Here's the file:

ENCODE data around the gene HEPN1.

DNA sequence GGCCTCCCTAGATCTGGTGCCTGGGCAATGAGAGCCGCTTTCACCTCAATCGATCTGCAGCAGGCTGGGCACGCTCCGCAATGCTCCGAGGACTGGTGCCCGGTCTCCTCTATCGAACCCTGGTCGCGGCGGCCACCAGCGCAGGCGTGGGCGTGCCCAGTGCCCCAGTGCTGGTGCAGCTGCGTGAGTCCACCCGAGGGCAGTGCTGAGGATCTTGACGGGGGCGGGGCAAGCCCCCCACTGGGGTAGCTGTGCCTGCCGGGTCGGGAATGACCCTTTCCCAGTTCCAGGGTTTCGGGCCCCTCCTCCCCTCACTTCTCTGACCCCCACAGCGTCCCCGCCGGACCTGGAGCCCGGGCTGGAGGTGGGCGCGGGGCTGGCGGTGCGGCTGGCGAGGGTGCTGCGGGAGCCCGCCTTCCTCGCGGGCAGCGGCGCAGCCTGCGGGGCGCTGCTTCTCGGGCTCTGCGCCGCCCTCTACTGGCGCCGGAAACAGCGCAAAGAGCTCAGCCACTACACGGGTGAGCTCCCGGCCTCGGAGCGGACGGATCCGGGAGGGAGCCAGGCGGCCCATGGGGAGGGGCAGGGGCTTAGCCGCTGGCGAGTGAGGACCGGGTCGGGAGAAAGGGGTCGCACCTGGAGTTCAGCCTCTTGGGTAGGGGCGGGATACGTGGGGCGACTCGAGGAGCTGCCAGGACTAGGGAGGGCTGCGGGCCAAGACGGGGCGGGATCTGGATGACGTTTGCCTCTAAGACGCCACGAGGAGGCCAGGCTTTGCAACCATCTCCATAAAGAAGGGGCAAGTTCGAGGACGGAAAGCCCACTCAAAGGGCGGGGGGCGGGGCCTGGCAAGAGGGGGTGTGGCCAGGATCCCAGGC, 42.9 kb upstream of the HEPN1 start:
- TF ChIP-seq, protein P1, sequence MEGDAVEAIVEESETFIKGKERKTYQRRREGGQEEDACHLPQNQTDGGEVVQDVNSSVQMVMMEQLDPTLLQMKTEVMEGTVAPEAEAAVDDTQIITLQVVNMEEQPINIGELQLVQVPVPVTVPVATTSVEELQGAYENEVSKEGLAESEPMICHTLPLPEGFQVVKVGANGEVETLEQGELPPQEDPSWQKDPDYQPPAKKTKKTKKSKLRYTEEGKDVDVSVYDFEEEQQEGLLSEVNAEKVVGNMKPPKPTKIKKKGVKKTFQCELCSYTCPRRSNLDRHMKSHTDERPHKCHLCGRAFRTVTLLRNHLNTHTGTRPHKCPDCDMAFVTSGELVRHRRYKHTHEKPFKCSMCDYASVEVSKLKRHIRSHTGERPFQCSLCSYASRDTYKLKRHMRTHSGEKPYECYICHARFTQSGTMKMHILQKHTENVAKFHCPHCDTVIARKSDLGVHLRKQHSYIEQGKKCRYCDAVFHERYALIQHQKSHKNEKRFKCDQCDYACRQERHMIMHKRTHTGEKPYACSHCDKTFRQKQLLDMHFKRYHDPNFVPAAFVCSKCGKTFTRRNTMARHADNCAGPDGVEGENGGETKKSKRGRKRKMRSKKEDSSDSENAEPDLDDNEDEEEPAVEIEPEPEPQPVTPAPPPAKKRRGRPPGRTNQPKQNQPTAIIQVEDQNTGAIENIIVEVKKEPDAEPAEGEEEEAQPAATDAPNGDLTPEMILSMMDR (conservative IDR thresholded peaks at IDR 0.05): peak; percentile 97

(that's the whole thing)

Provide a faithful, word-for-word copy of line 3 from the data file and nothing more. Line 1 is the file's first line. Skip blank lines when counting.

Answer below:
- TF ChIP-seq, protein P1, sequence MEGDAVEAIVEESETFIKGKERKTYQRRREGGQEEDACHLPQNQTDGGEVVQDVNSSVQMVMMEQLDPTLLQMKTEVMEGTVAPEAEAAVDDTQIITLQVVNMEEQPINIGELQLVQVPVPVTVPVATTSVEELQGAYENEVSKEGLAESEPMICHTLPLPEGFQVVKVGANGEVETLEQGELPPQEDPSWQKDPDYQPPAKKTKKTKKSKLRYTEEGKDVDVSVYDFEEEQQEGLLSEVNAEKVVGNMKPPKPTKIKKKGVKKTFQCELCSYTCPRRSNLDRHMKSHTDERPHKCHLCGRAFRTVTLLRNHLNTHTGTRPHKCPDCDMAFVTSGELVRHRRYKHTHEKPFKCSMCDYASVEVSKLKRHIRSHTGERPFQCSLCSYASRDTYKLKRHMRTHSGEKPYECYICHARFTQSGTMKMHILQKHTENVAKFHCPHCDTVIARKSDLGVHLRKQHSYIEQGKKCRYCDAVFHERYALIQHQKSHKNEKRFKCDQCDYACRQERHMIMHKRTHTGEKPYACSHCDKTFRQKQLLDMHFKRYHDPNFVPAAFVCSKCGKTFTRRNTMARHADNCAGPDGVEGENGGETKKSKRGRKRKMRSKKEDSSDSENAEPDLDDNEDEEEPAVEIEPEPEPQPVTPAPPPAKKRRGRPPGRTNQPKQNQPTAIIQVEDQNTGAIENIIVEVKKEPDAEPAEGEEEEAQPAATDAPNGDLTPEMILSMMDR (conservative IDR thresholded peaks at IDR 0.05): peak; percentile 97